I was born depressed, inherited by a group of Irish/Welsh immigrants that settled in middle America and managed to defy Darwinism to the extent that it got passed up my way. When I was a teenager I tried medication, hated the person I became on it, stopped taking them and then spent the next ten years trying to figure out how to beat my mental illness before going back to modern medicine. At a particular low point, when I was seeing a weird old therapist in the West Village who always asked about my sex life, I borrowed a book from the doctor about how positive thinking helped people be more successful. I wasn’t positive or successful so the premise made a lot of sense at the time. That book had possibly the best technique I had in fighting against depression, the power of positive perception. It sounds stupid but it’s actually a big part of beating depression 101. When depressed, you naturally distort your perception to skew negative. When your conscious of that, you can train yourself not to believe it. It’s weird but legitimately worked and helped me get through one of the most difficult periods of my lifetime. But it’s difficult because the truth is, when you are depressed, you see all the horrible things that others don’t. Eventually I couldn’t take it, I took medication and it worked, happy ending. Some people don’t go that route or do and it’s not enough. I don’t know enough about writer Scott Snyder’s personal life, I don’t know if he takes medication or if he has other coping mechanism’s. I do know two things; one is that he suffers from depression and anxiety because he talks about it very openly and two, that he’s managed to translate that into his work on Wytches in a way that is profoundly beautiful.
The best horror fiction is about uncomfortable truths, it’s metaphors and terror used as a means to show the worst aspects of ourselves. That’s the real horror, the extent that some people will take to survive in the face of an ultimate fear. Wytches #6 is a culmination of a story about witches kidnapping a young girl and her father’s efforts to save her but that’s not really what it’s about, what gives Wytches it’s power is the way it explores the fears of it’s characters, the way that they react when being pushed to their limits. And Snyder pulls no punches here, it’s brutally honest in it’s insights to the dark side of having a family, of the naturally exhausting and constant fear for their safety and how the mistakes of a families past will haunt them for generations. Wytches has always been a comic that was unflinching in it’s look at humanity but seeing the conversation between the two parents is tremendously heartbreaking. It’s a look at the type of loss and anxiety that every parent feels but never want to say out loud or admit and to Snyder’s credit, he manages to make you sympathize with a position that is morally reprehensible. There is a natural humanism to the issue at it’s core that is profoundly moving and for all of the writings power, it is it’s greatest strength.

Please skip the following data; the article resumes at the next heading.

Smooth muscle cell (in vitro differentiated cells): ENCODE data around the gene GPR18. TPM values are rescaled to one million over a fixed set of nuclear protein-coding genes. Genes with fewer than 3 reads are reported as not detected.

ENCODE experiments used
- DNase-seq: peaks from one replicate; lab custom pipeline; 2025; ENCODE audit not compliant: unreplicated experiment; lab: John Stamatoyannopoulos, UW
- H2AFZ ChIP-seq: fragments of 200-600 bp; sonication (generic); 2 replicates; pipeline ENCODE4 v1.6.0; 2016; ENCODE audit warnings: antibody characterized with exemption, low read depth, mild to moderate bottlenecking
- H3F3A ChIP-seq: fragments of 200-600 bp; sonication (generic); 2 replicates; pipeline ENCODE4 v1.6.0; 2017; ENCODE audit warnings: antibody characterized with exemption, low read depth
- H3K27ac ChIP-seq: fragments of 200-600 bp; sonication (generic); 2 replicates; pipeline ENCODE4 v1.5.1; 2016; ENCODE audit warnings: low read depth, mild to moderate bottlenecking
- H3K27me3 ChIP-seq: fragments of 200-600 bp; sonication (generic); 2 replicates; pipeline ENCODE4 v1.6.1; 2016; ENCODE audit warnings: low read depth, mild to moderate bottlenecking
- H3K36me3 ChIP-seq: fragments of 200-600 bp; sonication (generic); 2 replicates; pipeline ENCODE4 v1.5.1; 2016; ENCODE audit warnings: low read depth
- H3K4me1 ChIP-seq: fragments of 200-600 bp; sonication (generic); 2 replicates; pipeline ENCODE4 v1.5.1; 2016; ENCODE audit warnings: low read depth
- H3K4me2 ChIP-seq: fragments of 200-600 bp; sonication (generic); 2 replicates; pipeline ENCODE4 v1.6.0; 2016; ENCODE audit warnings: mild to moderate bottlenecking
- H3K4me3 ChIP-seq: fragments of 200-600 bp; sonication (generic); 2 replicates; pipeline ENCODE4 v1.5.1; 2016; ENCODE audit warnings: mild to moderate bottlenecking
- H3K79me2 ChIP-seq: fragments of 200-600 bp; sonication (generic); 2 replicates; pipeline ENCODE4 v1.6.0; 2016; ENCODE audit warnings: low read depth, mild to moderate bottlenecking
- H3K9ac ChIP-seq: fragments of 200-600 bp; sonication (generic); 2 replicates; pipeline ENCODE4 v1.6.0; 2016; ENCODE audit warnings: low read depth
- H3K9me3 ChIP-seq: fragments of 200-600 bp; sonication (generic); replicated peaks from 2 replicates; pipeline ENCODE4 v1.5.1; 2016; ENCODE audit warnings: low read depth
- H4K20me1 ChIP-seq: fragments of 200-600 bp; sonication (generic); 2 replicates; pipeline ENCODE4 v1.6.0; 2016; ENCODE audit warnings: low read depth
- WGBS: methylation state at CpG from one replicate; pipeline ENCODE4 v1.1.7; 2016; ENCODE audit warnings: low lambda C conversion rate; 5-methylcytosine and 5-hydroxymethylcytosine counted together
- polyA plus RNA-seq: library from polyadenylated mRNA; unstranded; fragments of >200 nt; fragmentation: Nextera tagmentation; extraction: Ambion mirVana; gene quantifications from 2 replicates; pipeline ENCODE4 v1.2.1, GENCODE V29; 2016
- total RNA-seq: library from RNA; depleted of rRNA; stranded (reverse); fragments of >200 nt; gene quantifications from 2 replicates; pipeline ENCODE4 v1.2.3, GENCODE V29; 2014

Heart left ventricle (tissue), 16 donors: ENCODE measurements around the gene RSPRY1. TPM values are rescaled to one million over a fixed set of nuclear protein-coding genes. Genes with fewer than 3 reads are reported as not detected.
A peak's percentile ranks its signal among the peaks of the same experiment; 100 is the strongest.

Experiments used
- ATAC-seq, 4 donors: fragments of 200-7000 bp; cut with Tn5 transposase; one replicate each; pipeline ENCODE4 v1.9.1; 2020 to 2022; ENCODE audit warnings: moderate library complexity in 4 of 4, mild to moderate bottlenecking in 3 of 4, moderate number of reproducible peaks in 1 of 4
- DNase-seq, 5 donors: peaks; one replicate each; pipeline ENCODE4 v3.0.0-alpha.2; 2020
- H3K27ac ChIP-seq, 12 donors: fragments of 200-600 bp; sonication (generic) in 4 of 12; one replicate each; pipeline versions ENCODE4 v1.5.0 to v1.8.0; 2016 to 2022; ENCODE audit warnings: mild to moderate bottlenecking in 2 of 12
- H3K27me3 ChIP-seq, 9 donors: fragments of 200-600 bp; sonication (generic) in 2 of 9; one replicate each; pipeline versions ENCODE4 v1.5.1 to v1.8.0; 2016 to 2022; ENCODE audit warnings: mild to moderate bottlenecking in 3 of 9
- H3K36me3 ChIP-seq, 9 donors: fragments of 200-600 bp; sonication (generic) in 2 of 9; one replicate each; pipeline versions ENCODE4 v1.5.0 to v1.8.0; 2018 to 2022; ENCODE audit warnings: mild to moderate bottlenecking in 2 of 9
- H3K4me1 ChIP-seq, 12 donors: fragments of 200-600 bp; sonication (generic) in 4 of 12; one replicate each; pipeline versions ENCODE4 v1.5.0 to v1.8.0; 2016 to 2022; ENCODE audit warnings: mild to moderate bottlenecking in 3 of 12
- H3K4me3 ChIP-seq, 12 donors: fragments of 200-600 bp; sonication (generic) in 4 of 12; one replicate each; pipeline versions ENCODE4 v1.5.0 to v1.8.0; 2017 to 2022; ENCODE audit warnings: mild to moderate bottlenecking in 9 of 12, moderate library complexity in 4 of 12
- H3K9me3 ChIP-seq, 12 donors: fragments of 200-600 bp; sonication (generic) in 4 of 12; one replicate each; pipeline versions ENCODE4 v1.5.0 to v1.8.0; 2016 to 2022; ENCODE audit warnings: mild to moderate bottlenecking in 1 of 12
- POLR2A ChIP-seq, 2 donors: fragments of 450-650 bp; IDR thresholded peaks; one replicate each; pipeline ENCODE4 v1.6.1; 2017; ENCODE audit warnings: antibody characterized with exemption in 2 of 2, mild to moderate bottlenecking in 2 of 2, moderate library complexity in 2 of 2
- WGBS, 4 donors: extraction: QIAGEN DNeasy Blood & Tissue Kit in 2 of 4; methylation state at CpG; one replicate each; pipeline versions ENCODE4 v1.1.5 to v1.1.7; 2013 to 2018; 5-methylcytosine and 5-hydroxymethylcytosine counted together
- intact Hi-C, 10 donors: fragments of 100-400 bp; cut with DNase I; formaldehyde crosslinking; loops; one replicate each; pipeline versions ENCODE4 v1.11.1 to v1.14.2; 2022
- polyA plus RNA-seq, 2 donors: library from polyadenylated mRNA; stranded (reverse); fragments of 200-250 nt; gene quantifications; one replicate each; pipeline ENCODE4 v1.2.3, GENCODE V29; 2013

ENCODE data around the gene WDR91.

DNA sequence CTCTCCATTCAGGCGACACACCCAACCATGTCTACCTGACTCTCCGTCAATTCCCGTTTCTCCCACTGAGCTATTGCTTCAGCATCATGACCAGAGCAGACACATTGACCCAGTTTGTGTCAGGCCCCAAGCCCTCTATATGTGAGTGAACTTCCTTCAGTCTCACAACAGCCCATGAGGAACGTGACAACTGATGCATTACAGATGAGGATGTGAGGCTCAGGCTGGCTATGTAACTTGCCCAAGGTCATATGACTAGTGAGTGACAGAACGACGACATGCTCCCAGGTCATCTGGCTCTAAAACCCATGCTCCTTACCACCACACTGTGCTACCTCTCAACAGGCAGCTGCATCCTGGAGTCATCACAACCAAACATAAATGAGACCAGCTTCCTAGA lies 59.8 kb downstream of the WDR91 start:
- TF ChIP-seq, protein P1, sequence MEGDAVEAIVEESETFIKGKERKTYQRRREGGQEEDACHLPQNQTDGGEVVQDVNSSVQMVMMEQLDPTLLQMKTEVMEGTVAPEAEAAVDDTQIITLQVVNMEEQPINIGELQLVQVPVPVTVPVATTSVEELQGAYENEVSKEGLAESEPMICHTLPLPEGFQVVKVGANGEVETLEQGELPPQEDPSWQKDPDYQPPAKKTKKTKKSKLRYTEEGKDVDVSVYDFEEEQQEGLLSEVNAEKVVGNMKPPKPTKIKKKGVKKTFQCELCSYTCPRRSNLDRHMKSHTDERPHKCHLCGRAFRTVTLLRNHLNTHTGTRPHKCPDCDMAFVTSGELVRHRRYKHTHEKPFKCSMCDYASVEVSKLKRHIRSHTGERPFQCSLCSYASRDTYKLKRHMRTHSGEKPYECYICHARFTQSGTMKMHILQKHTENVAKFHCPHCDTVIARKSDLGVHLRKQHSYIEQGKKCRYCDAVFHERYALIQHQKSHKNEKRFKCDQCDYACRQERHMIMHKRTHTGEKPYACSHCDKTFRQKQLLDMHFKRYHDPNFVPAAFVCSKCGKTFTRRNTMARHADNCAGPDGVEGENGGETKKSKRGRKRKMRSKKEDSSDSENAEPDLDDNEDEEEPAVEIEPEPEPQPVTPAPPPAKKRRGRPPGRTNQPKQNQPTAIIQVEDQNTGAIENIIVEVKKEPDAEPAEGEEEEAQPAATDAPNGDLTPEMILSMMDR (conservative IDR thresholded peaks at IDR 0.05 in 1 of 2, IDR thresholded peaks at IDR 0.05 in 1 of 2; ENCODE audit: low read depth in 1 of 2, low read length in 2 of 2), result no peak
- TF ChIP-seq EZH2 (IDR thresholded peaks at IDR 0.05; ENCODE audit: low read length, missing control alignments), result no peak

On the art side, Jock is a master of visual storytelling that was sidelined for way too long before Wytches came out and he’s taken his skills to another level on this series. Issue number six might be his best work on the comic yet. Jock’s always been an expert in creating dynamic and vibrant visual story telling with technically precise pencil work and that’s all here on Wytches, but his art has a certain looseness on this series that’s distinguishes it from his past work and makes Wytches feel special. There’s points where he allows the art to be a tad bit uneven as a stylistic choice that adds so much to what’s already fantastic work on a technical level. The pages have an amazing dichotomy between the way he has the art do a free flowing narrative style with sharp lines in his subjects. That mixed with colorists Matt Hollingsworth brightly splattered color palettes creates a unique aesthetic to the book that defy horror cliche’s for a singular look and feel.
Ultimately, the beauty of Wythches #6 is it’s sense of balance, the way that it’s technical excellence works seamlessly with it’s artistic flourishes. It’s a book with it’s heart on it’s sleeve and no fear of showing all it’s dimension, no matter how disturbing it may appear on the outside. It’s so brave in it’s truth and for that, it transcends it’s genre conventions to allow the reader to feel something more profound and affecting. Depression makes you feel pain and for some it’s inescapable. But you can beat it, some people use medication, some people use art and perhaps best shown in Wytches, the greatest deterrent is love, it’s the only way any of us has gotten this far in the first place.